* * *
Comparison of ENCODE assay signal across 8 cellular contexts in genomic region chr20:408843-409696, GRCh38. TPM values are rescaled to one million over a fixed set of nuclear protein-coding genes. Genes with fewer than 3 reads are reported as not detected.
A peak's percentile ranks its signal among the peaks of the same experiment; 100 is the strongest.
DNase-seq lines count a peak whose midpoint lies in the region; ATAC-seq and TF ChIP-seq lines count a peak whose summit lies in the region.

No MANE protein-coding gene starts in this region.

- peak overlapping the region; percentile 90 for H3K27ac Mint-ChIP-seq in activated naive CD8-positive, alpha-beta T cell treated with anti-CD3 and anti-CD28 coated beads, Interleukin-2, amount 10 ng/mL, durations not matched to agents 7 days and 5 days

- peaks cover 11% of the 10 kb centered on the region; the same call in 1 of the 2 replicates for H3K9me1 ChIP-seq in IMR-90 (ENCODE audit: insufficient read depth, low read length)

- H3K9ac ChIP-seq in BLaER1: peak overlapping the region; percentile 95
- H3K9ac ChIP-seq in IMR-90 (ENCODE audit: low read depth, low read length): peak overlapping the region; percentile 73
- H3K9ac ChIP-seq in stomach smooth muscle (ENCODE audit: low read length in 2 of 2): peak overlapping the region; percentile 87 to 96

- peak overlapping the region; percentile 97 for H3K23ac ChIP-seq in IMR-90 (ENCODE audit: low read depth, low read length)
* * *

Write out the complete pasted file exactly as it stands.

Comparison of ENCODE assay signal across 8 cellular contexts in genomic region chr20:408843-409696, GRCh38. TPM values are rescaled to one million over a fixed set of nuclear protein-coding genes. Genes with fewer than 3 reads are reported as not detected.
A peak's percentile ranks its signal among the peaks of the same experiment; 100 is the strongest.
DNase-seq lines count a peak whose midpoint lies in the region; ATAC-seq and TF ChIP-seq lines count a peak whose summit lies in the region.

No MANE protein-coding gene starts in this region.

- peak overlapping the region; percentile 90 for H3K27ac Mint-ChIP-seq in activated naive CD8-positive, alpha-beta T cell treated with anti-CD3 and anti-CD28 coated beads, Interleukin-2, amount 10 ng/mL, durations not matched to agents 7 days and 5 days

- peaks cover 11% of the 10 kb centered on the region; the same call in 1 of the 2 replicates for H3K9me1 ChIP-seq in IMR-90 (ENCODE audit: insufficient read depth, low read length)

- H3K9ac ChIP-seq in BLaER1: peak overlapping the region; percentile 95
- H3K9ac ChIP-seq in IMR-90 (ENCODE audit: low read depth, low read length): peak overlapping the region; percentile 73
- H3K9ac ChIP-seq in stomach smooth muscle (ENCODE audit: low read length in 2 of 2): peak overlapping the region; percentile 87 to 96

- peak overlapping the region; percentile 97 for H3K23ac ChIP-seq in IMR-90 (ENCODE audit: low read depth, low read length)